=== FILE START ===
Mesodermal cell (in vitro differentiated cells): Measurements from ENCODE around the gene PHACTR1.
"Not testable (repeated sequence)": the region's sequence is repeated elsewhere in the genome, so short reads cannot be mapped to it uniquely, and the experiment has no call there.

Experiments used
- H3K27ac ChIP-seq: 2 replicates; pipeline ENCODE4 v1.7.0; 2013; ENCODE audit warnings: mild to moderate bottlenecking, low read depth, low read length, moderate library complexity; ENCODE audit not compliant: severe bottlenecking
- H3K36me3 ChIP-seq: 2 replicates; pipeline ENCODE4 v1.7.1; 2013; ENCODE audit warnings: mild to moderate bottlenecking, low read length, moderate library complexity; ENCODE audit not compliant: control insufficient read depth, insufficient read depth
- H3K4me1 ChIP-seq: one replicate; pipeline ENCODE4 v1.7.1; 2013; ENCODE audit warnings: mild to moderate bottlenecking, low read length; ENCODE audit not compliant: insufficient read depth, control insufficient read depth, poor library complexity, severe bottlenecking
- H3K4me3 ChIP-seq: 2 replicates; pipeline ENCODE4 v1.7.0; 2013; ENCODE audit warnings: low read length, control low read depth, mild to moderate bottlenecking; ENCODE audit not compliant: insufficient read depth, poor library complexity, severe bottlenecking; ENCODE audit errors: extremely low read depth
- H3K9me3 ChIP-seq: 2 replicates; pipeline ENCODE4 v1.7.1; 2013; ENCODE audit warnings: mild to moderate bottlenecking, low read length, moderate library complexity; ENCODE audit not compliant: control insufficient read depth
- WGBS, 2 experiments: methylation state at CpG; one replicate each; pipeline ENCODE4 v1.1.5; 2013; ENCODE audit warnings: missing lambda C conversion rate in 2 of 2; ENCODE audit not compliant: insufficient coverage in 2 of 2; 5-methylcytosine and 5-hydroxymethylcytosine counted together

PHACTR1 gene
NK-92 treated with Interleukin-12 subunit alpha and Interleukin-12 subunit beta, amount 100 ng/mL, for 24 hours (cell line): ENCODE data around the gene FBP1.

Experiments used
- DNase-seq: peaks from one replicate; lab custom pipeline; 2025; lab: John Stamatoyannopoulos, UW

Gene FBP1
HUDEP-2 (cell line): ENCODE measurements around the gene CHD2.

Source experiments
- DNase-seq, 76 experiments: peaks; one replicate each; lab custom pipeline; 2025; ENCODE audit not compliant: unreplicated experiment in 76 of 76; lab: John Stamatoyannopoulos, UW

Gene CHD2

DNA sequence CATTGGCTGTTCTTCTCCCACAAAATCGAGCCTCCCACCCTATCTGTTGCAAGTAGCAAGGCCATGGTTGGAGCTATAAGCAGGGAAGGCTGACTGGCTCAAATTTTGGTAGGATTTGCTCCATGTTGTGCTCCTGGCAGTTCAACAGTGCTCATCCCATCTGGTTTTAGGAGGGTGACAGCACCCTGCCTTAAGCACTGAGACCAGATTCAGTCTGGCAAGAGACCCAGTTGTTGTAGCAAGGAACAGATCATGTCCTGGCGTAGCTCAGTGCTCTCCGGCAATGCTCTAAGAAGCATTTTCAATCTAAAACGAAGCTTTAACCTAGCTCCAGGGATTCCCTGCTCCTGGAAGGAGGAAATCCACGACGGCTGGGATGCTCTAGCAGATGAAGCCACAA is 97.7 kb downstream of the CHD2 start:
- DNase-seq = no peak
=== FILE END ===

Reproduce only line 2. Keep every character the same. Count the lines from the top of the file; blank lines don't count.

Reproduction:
"Not testable (repeated sequence)": the region's sequence is repeated elsewhere in the genome, so short reads cannot be mapped to it uniquely, and the experiment has no call there.